What was the moment in your life when you realized you wanted to explore public service?

I’d say there wasn’t a moment but my family always told stories about things our grandfather and grandmother would do for the community, or remind me “that’s the relative that did ______ for us __ years ago,” or a cousin would thank my parents for doing them a favor with job recommendations. You’re always supposed to help people out when they need it.

Beyond that, in middle school and high school I noticed racial, first-gen, and gender inequity and didn’t have a ton of guidance for examining it. It always bothered me when people minimized the struggles of my family because of my race, and I felt something was missing. I got the chance to investigate racial disproportionality and racial profiling happening at my high school through the student newspaper and learned about the school-to-prison pipeline. That detailing of social stratification connected with what I suspected about racial segregation through honors programs. From there I attended a ton of events to learn more and co-founded a student club as a “safe space for uncomfortable conversations.”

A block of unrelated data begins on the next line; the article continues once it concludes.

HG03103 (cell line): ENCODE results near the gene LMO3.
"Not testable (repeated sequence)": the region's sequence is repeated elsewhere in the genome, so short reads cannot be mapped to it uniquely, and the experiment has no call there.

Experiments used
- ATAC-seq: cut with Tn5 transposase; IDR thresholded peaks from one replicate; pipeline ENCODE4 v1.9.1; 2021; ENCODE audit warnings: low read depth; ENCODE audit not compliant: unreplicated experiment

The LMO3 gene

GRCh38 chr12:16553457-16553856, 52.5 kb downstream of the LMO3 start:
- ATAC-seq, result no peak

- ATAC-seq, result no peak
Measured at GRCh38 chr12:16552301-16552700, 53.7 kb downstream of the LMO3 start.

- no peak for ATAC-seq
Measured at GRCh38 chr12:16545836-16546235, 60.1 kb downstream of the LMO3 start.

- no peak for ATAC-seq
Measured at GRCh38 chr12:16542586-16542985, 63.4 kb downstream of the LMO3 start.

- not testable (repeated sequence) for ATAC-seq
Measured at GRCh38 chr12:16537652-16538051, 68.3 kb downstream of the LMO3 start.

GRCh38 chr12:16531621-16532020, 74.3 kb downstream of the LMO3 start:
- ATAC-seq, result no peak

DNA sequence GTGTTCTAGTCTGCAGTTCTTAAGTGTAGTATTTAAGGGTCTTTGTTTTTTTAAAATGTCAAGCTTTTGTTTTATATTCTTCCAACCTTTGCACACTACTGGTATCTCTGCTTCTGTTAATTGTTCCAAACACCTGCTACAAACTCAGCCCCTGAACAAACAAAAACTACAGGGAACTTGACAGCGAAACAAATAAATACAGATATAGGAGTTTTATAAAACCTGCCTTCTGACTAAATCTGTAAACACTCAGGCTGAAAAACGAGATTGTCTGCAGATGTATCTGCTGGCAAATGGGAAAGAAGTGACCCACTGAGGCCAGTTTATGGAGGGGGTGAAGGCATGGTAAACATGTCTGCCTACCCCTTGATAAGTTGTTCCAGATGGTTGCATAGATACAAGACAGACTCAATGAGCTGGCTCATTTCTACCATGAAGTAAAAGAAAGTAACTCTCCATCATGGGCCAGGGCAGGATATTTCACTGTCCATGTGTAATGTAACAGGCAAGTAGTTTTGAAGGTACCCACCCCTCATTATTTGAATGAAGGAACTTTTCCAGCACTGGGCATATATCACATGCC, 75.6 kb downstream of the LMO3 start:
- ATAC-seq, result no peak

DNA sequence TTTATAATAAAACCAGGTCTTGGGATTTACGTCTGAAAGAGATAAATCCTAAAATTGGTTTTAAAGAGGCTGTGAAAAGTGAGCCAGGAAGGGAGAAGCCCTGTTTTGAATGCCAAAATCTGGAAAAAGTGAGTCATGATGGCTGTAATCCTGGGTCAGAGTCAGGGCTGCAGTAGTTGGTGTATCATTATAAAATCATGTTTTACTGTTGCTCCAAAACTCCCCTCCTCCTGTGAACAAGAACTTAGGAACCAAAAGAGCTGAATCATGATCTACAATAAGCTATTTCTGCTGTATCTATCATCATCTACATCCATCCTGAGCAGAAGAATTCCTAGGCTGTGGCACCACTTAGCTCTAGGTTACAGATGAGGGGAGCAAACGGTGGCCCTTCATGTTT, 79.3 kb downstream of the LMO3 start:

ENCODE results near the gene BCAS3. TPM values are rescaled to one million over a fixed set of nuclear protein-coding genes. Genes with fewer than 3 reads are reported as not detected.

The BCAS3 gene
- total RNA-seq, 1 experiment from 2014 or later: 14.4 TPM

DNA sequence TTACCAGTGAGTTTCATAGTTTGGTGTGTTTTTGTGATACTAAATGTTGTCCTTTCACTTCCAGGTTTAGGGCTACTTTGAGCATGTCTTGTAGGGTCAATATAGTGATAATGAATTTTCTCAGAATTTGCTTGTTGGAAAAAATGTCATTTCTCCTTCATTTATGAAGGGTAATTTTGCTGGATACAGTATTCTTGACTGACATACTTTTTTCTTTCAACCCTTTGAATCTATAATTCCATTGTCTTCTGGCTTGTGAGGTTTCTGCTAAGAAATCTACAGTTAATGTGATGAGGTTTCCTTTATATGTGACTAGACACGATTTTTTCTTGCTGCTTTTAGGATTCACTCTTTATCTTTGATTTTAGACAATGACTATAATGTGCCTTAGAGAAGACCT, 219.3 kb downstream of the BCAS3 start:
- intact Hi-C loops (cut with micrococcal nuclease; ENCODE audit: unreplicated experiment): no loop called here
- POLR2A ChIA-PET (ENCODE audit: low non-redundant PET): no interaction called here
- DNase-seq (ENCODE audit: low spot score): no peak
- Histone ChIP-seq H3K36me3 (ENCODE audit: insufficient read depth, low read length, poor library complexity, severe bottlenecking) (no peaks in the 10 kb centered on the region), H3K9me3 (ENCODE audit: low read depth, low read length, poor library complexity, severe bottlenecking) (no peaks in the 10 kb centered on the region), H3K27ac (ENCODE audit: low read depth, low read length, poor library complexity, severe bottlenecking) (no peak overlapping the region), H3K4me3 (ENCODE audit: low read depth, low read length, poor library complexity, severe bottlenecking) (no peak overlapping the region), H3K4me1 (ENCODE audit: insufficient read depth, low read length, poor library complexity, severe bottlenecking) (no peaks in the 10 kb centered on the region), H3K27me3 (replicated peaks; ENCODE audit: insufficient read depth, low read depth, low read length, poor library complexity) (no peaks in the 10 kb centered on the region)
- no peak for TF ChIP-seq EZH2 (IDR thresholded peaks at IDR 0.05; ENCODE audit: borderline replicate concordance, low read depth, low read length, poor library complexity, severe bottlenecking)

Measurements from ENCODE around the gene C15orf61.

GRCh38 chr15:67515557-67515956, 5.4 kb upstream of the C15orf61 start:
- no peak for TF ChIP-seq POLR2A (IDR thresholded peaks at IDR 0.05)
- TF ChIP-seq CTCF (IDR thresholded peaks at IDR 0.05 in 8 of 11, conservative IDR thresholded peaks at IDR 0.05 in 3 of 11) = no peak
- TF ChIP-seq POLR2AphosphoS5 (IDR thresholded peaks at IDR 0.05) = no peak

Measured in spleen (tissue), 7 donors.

Eventually, when student government and building leadership teams were looking for students to join, I saw it as an opportunity to see the workings between administration and staff at my school and another way to center and target injustice.

What are your main responsibilities at your position? What are you looking forward to the most in your position?

I’m helping prepare for a Specialty Crop Conference in August, which is the thing I’m looking forward to most! At the Agricultural Research Services (ARS), there’s the National Agricultural Research Extension Education and Economics Advisory Board (NAREEAB). Part of what it does is it meets to determine whether current funds for studies at land-grant universities are relevant and adequate to the national priorities of USDA. One of its subcommittees is for Specialty Crops, so they address industry and stakeholder needs. They had listening sessions for stakeholders to speak at, and I’m compiling the top concerns for discussion at the crop conference.